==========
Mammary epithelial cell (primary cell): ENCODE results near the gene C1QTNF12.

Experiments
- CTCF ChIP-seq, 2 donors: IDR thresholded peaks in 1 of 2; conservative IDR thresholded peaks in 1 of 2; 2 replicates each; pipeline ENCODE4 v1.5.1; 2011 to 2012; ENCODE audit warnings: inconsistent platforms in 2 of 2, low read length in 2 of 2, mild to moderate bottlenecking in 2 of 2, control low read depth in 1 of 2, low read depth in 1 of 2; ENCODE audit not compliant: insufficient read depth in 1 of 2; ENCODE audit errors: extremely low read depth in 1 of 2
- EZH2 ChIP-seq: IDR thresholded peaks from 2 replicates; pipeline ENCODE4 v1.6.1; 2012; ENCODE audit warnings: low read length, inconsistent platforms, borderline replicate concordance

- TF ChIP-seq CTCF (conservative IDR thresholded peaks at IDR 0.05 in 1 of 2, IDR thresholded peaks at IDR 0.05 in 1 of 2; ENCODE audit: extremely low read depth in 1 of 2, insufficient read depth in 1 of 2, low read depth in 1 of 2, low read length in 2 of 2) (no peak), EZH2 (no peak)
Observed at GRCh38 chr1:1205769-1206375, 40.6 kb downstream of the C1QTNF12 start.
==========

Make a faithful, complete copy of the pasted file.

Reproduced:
Mammary epithelial cell (primary cell): ENCODE results near the gene C1QTNF12.

Experiments
- CTCF ChIP-seq, 2 donors: IDR thresholded peaks in 1 of 2; conservative IDR thresholded peaks in 1 of 2; 2 replicates each; pipeline ENCODE4 v1.5.1; 2011 to 2012; ENCODE audit warnings: inconsistent platforms in 2 of 2, low read length in 2 of 2, mild to moderate bottlenecking in 2 of 2, control low read depth in 1 of 2, low read depth in 1 of 2; ENCODE audit not compliant: insufficient read depth in 1 of 2; ENCODE audit errors: extremely low read depth in 1 of 2
- EZH2 ChIP-seq: IDR thresholded peaks from 2 replicates; pipeline ENCODE4 v1.6.1; 2012; ENCODE audit warnings: low read length, inconsistent platforms, borderline replicate concordance

- TF ChIP-seq CTCF (conservative IDR thresholded peaks at IDR 0.05 in 1 of 2, IDR thresholded peaks at IDR 0.05 in 1 of 2; ENCODE audit: extremely low read depth in 1 of 2, insufficient read depth in 1 of 2, low read depth in 1 of 2, low read length in 2 of 2) (no peak), EZH2 (no peak)
Observed at GRCh38 chr1:1205769-1206375, 40.6 kb downstream of the C1QTNF12 start.